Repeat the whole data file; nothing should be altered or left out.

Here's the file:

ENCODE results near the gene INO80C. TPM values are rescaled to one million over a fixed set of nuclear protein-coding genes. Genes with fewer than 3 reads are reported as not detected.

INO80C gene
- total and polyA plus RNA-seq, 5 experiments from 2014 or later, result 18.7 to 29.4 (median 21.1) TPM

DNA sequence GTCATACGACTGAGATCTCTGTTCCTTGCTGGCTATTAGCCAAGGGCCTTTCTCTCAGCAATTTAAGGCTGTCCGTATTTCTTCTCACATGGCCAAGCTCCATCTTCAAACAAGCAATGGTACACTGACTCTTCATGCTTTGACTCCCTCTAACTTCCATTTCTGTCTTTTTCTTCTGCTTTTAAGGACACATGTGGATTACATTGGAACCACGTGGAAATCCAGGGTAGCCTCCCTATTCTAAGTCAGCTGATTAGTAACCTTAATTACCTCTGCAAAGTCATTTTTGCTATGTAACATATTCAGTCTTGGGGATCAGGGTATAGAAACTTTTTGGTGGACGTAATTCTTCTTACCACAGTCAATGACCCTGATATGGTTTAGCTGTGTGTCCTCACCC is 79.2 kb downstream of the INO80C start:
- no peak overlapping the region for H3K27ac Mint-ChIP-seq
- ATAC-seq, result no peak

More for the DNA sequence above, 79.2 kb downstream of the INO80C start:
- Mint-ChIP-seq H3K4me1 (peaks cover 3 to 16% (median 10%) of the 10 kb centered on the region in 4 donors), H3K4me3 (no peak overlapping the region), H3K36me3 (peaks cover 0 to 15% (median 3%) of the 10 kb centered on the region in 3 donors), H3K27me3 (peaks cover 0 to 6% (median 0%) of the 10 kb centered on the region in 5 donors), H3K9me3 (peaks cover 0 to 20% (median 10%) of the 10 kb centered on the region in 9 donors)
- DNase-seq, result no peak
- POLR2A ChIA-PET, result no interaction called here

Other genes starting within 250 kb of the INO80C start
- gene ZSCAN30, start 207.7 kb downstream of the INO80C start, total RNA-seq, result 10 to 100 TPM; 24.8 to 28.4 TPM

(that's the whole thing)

ENCODE results near the gene INO80C. TPM values are rescaled to one million over a fixed set of nuclear protein-coding genes. Genes with fewer than 3 reads are reported as not detected.

INO80C gene
- total and polyA plus RNA-seq, 5 experiments from 2014 or later, result 18.7 to 29.4 (median 21.1) TPM

DNA sequence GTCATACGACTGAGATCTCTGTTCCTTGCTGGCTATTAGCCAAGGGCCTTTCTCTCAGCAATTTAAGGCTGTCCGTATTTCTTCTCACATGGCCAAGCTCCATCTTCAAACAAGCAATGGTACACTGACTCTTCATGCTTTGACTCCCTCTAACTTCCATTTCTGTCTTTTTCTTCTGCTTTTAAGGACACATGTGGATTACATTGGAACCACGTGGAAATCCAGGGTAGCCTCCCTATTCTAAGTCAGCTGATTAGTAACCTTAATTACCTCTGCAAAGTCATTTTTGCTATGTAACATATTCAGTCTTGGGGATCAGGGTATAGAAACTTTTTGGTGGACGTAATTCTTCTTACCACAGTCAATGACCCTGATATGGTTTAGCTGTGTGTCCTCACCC is 79.2 kb downstream of the INO80C start:
- no peak overlapping the region for H3K27ac Mint-ChIP-seq
- ATAC-seq, result no peak

More for the DNA sequence above, 79.2 kb downstream of the INO80C start:
- Mint-ChIP-seq H3K4me1 (peaks cover 3 to 16% (median 10%) of the 10 kb centered on the region in 4 donors), H3K4me3 (no peak overlapping the region), H3K36me3 (peaks cover 0 to 15% (median 3%) of the 10 kb centered on the region in 3 donors), H3K27me3 (peaks cover 0 to 6% (median 0%) of the 10 kb centered on the region in 5 donors), H3K9me3 (peaks cover 0 to 20% (median 10%) of the 10 kb centered on the region in 9 donors)
- DNase-seq, result no peak
- POLR2A ChIA-PET, result no interaction called here

Other genes starting within 250 kb of the INO80C start
- gene ZSCAN30, start 207.7 kb downstream of the INO80C start, total RNA-seq, result 10 to 100 TPM; 24.8 to 28.4 TPM